Jamie Crompton wandered off, joining Suzy Quatro as a guitarist, and was replaced by John Mackie. The band performed at the '78 Reading Festival, their biggest date so far, and were described as sounding like' an earthmover demolishing a series of brick walls'. Crompton returned and the band set off on their longest UK tour to date; 42 dates in two months was a gruelling schedule by anyone's standards. Chris Gent joined in when he could, on sax and vocals, and Trevor White played rhythm guitar. The tour eventually finished, but started up again almost immediately to support the new album, still unreleased. The release date kept slipping back - by the time the tour finished in November, the record still wasn't out.

The tour started up again for the third time. Gordon had his wisdom teeth removed and didn't return, with Trevor White switching to bass. Radio Stars gained their best reaction yet for the tour: "a cult band if they took themselves more seriously, a highly successful band if they prepared a strategy for the future instead of just having such good fun...though the fact that they get their kicks that way is an integrity recommendation in itself...the songs are heavy on amusing lyrics, memorable hooks and the band have overall Star quality...the audience are responsive to the direct approach of Radio Stars, who tackled the job with astonishing fervour and are a revelation."

When the 'Holiday Album' was eventually released, it gained mixed reviews - the advocates of humour felt it is too heavy, the devotees of heaviness felt it too humorous. Geoff Barton for Sounds appraised the album as "eccentricity, off-the-wall-ness and a plethora of pop hooks win through in the end...definitely deserving of a four star rating". Steve Parry reappeared on Jamie Crompton's drum stool, and the band undertook another tour in February 1979. A new single, 'The Real Me', was released but, despite good reviews, achieved no chart success. Record company support dwindled and the band eventually split up in the summer of 1979.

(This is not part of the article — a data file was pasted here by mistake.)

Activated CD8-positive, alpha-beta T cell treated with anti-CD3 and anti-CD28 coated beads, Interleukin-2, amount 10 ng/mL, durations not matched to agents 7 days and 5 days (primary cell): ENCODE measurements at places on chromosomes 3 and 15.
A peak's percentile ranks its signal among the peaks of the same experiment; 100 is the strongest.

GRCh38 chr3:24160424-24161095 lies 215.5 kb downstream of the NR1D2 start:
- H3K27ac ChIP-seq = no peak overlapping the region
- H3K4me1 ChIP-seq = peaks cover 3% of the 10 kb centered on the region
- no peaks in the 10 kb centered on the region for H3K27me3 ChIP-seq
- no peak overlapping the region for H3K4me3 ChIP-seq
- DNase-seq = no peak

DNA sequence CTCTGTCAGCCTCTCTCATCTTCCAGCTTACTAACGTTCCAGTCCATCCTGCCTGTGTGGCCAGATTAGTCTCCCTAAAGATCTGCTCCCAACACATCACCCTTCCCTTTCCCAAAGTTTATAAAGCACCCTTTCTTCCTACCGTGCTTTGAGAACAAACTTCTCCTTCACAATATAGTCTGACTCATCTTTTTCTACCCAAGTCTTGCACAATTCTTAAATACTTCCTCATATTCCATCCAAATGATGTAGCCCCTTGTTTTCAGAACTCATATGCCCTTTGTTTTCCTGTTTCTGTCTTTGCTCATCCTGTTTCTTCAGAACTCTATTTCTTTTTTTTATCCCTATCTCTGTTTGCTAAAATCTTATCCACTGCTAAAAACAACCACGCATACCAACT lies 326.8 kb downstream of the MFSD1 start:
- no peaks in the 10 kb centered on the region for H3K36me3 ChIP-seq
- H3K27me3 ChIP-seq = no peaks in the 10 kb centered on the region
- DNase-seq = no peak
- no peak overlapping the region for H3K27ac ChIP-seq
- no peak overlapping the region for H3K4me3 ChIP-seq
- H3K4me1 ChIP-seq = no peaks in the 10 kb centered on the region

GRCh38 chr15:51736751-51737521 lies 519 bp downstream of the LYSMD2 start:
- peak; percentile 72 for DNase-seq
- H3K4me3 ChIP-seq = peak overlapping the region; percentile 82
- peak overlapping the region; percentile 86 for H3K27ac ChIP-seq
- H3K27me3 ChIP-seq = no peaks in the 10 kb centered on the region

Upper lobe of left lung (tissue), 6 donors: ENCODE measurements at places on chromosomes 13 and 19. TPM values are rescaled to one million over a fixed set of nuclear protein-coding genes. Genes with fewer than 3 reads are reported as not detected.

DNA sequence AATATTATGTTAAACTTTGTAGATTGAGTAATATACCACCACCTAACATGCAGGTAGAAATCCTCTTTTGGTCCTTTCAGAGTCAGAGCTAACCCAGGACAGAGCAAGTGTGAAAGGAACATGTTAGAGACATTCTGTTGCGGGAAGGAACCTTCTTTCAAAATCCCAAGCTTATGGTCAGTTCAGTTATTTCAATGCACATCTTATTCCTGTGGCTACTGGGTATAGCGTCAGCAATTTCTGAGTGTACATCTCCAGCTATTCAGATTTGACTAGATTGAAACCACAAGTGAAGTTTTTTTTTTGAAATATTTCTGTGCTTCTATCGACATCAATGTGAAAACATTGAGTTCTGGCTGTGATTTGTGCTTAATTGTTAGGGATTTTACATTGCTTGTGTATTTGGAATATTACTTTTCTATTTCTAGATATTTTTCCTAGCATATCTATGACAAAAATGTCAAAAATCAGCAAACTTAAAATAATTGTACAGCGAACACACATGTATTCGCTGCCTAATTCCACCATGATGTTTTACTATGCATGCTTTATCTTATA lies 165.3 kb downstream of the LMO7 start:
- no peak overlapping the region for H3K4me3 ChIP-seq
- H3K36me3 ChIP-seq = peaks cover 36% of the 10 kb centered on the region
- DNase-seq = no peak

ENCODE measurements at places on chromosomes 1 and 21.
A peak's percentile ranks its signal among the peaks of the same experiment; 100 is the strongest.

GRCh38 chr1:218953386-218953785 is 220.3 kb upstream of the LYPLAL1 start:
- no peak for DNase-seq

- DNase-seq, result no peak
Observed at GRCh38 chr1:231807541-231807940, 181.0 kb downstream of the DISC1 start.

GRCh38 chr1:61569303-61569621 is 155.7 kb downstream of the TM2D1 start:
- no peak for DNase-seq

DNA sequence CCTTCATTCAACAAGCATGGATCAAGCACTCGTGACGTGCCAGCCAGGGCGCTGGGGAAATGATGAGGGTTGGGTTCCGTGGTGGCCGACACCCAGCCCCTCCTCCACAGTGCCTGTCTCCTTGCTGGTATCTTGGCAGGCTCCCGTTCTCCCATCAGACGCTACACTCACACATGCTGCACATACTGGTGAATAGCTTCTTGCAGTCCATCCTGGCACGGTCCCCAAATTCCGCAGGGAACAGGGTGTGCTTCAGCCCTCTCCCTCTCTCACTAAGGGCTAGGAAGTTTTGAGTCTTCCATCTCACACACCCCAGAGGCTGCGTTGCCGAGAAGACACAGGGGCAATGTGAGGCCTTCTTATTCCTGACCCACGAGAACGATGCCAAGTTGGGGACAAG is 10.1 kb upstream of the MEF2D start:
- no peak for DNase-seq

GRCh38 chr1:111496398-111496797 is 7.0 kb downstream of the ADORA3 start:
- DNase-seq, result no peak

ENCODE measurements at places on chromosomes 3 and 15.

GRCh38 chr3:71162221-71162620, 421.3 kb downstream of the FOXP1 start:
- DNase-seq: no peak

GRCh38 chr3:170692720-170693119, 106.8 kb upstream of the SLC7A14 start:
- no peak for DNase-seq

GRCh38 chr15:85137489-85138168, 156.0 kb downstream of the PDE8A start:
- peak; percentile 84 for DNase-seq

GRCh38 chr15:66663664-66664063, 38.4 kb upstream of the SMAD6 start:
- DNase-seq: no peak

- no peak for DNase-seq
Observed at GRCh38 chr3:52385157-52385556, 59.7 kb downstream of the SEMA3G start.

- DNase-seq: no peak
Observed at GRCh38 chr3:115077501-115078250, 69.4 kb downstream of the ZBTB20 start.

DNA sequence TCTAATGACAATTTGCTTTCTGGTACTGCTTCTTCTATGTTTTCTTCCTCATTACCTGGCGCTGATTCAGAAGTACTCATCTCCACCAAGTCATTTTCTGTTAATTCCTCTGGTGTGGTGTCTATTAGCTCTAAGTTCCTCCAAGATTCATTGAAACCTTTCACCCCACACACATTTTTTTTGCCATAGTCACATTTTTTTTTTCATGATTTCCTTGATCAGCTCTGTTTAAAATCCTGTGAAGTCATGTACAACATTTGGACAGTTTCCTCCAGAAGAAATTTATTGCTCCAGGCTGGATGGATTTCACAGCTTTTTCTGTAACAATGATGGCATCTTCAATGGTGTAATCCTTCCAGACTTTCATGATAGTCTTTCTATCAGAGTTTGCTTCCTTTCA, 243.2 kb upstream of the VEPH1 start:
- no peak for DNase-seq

For their 32nd anniversary, the band reformed to perform at the Metro club in London in March 2008, with Steve Budney on drums. The band also played the Rebellion all-dayer at the Kentish Town Forum on Saturday 13 December 2008 and reprised their earlier tours with Eddie & the Hotrods as special guests of that band on January 22, 2010 at the 100 Club in London.

Singles:
Dirty Pictures / Chiswick 1977
Stop It! (EP) / Chiswick Records 1977
Nervous Wreck / Chiswick Records 1977
From a Rabbit / Chiswick Records 1978
Radio Stars / Chiswick Records 1978
The Real Me / Chiswick Records 1978
Good Personality / Moonlight Records 1981

Albums:
Songs for Swinging Lovers / Chiswick Records 1977
Holiday Album / Chiswick Records 1978